Doug let out a sigh of relief. “He’s gone. I don’t know why, but he left.”

“Very unlikely that it’s actually gone,” said Ward.

“It’s our chance. Let’s get the hell out of here.” Ellen started running back the way they’d come before Ward or Doug could stop her.

Blood flew everywhere as Doug’s sister exploded in a million directions. The Living Void reappeared in the space she’d died with a crimson coating. The lights resumed their flickering.

Ward let out a scream of despair. Doug felt his center vanish. He’d only really known the Ellen of this reality for a day, but she’d been a better, closer sister then he’d ever had back home. Now she was a pile of pulp through which a monster padded. Numbness flowed into his body, and he felt relieved to flee his emotions.

It was all too much. His nerves were overwhelmed and burnt out in the surge of grief.

The Living Void reached out its handless arms for Ward. It would reach her and do something just as horrible to his sister’s lover, and then it would eat Doug. No, Doug thought, that thing’s taken enough. He grabbed the back of Ward’s shirt collar and yanked her backward as he spun to pull them both over the threshold of the freestanding glass door.

The being behind them let out a cry of childish agony as they emerged into warm yellow sunlight. Doug pushed Ward behind him as he turned back to slam the door before the Living Void could reach it. His force shattered the glass into trillions of tiny shards. The hallway of Miskatonic University’s lower levels vanished as a castle wall appeared in its place. A single window displayed the sky outside, where twin suns were setting.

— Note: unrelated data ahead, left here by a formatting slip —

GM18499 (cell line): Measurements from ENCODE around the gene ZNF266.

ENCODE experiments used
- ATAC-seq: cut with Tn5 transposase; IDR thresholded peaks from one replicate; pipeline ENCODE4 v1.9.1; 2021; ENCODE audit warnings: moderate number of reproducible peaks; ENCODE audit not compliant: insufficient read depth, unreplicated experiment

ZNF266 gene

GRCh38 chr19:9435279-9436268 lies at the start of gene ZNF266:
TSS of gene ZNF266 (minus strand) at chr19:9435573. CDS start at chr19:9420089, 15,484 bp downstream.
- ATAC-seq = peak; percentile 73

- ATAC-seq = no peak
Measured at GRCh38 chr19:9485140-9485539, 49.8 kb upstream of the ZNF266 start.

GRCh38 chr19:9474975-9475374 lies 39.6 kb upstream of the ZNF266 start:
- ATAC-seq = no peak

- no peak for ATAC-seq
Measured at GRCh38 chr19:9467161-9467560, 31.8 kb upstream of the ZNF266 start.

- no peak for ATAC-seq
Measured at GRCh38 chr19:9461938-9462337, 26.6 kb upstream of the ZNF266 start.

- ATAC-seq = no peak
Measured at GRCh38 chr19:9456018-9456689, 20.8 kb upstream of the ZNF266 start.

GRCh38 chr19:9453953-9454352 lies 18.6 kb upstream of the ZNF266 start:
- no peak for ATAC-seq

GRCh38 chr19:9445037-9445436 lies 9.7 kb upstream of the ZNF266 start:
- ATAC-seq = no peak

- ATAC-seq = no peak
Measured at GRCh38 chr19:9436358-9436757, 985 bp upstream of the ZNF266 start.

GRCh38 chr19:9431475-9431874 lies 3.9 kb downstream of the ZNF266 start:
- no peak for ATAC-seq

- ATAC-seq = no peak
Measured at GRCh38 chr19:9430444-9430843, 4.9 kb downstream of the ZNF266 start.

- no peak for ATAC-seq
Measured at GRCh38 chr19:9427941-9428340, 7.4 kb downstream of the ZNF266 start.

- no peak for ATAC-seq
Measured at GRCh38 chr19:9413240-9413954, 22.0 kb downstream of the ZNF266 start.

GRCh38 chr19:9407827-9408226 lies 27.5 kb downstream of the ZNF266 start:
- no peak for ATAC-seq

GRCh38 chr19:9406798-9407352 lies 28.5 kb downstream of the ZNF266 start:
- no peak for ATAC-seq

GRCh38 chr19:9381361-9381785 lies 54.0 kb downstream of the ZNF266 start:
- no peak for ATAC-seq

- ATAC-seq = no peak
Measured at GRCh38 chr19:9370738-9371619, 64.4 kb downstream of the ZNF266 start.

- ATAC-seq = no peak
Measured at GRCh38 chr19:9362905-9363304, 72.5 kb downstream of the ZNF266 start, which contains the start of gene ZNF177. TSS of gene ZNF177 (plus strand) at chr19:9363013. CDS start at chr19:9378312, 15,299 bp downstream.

“She’s dead. She’s dead. She’s dead.” Ward had collapsed onto the stone floor. “She’s dead. She’s dead. She’s dead.”

Doug’s numbness made surveying their new surroundings seem pointless. He sunk next to Ward and pulled her into a hug of mutual despair as the tears came to both of their eyes in rivers. They sat together until the lights vanished, and it wasn’t until the suns rose again that either of them talked or moved.

“The doorway might still be open. The physical representation is destroyed, but the link between worlds could still exist.” Ward whispered.

Approaching footfalls reached their ears a moment later. In the light, they saw that the coal-like threshold stood in the middle of a stone room. Doug’s first impression was that they’d wound up in a castle, and the morning confirmed that assumption. The only entrance to the room, aside from the dimensional gate they’d used, was a wooden door with a brass ring in the center. The steps stopped. The door opened.

A woman garbed in a faded yellow robe entered. “Welcome to Carcosa. My name is Cassilda. Our King would like an audience.”

Continue to Part 9: The Court of the King in Yellow